The United States Navy has simultaneously test launched a pair of its new Lockheed Martin AGM-158C Long Range Anti-Ship Missiles (LRASM) from a U.S. Air Force B-1B Lancer supersonic strategic bomber over its Point Mugu Sea Test Range in California. The cruise missiles were tested against “multiple moving maritime targets” for the first time, according to the Navy.
“The completion of this test marks another significant accomplishment for the innovative team of government and industry professionals committed to fielding dominant surface warfare capability on an accelerated timeline,” Capt.Todd Huber, Naval Air Systems Command (NAVAIR) LRASM program manager, said in a statement after the December 8 test.
That means that the Navy is a step closer to fielding the new weapon, which is urgently needed to counter new enemy warships. According to the Navy, once the LRASM becomes operational with the fleet, it will provide a flexible, long-range, advanced, anti-surface capability against high-threat maritime targets.
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“It will play a significant role in ensuring military access to operate in open ocean and the littorals due to its enhanced ability to discriminate and conduct tactical engagements from extended ranges,” NAVAIR said in statement.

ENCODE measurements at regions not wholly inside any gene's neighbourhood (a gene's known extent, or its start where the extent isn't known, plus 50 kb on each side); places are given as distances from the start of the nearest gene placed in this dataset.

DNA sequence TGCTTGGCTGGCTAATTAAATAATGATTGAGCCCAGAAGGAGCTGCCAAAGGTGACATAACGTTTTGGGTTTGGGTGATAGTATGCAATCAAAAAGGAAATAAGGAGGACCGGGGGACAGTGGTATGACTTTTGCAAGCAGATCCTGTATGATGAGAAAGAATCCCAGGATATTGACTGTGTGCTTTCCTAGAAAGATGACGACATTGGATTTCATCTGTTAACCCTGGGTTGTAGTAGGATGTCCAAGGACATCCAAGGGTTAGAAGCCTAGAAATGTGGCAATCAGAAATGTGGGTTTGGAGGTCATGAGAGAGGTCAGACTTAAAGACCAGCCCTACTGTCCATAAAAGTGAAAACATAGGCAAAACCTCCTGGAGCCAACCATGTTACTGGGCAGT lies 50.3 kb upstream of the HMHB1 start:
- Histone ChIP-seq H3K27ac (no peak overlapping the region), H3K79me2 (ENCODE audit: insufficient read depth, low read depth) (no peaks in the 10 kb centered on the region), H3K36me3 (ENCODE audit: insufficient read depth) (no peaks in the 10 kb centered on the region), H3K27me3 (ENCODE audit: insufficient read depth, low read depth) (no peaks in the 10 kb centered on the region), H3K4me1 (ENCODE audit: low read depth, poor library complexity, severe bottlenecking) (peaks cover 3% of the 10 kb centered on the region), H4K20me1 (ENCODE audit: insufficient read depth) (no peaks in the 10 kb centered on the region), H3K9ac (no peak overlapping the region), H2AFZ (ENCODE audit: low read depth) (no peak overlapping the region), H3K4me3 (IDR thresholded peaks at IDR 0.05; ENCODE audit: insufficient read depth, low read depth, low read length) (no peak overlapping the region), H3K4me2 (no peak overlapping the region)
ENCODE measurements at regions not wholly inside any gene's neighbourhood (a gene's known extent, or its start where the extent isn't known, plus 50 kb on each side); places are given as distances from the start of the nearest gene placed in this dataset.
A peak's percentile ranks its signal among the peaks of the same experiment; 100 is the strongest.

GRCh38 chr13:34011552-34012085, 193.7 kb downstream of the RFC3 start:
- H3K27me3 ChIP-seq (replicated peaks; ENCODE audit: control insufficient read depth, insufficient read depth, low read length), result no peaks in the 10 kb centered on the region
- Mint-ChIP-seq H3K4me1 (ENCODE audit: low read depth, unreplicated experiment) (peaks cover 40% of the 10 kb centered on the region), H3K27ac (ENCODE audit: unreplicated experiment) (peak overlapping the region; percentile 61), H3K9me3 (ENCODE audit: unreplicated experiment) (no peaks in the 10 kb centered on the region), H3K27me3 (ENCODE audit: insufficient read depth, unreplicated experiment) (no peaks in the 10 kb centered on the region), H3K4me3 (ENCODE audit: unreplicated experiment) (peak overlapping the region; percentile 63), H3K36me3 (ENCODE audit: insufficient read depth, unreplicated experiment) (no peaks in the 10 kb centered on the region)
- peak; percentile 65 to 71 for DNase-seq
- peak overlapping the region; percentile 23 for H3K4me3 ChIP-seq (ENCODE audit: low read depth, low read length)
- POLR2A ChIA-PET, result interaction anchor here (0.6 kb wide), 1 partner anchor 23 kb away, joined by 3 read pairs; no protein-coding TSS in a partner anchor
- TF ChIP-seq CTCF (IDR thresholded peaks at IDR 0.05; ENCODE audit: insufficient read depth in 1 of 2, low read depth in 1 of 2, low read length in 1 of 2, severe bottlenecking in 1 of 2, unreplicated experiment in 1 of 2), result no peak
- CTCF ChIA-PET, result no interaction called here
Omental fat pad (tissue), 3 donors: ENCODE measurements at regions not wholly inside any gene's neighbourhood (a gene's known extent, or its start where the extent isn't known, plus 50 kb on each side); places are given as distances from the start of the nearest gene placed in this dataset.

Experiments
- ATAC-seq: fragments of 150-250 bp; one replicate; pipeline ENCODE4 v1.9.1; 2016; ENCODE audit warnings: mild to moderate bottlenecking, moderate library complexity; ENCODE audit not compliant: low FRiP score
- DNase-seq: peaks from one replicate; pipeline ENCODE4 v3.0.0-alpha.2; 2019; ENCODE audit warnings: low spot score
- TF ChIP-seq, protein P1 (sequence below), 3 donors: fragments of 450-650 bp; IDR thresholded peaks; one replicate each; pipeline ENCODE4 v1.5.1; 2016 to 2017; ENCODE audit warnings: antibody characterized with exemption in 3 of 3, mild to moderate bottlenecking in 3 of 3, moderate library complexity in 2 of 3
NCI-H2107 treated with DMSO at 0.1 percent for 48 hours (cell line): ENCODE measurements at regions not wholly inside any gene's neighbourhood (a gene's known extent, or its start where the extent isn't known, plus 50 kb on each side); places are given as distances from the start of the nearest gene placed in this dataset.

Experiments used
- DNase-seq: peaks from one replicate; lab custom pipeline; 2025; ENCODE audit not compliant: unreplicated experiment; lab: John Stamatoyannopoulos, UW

The LRASM, which is based on the stealthy AGM-158B Joint Air-to-Surface Standoff Missile –Extended Range (JASSM-ER) cruise missile, was initially developed by the Defense Advanced Research Projects Agency for an urgent Navy requirement. As it currently stands, the Navy is planning to buy the LRASM for its Offensive Anti-Surface Warfare Increment 1 requirement to field a new air launched cruise missile.
The Navy will hold a competition for the Offensive Anti-Surface Warfare (OASuW)/Increment 2 anti-ship missile—which will be more comprehensive a follow-on program to the LRASM—that is set to enter service in 2024. The LRASM will be a competitor for that program too and the weapon has already been tested from surface ships and industry officials have said that the AGM-158C can also be launched from submarines.
In the meantime, the Navy is moving quickly to field the LRASM to the fleet as soon as possible. Indeed, the weapon could be operational as early as next year. “Early operational capability for the LRASM is slated for 2018 on the U.S. Air Force B-1 Lancer and 2019 on the U.S. Navy F/A-18E/F Super Hornet,” NAVAIR said in a statement.
For the Navy, given the threats that it currently faces, the entry of the LRASM into service will be welcome news.
Dave Majumdar is the defense editor for The National Interest. You can follow him on Twitter: @davemajumdar.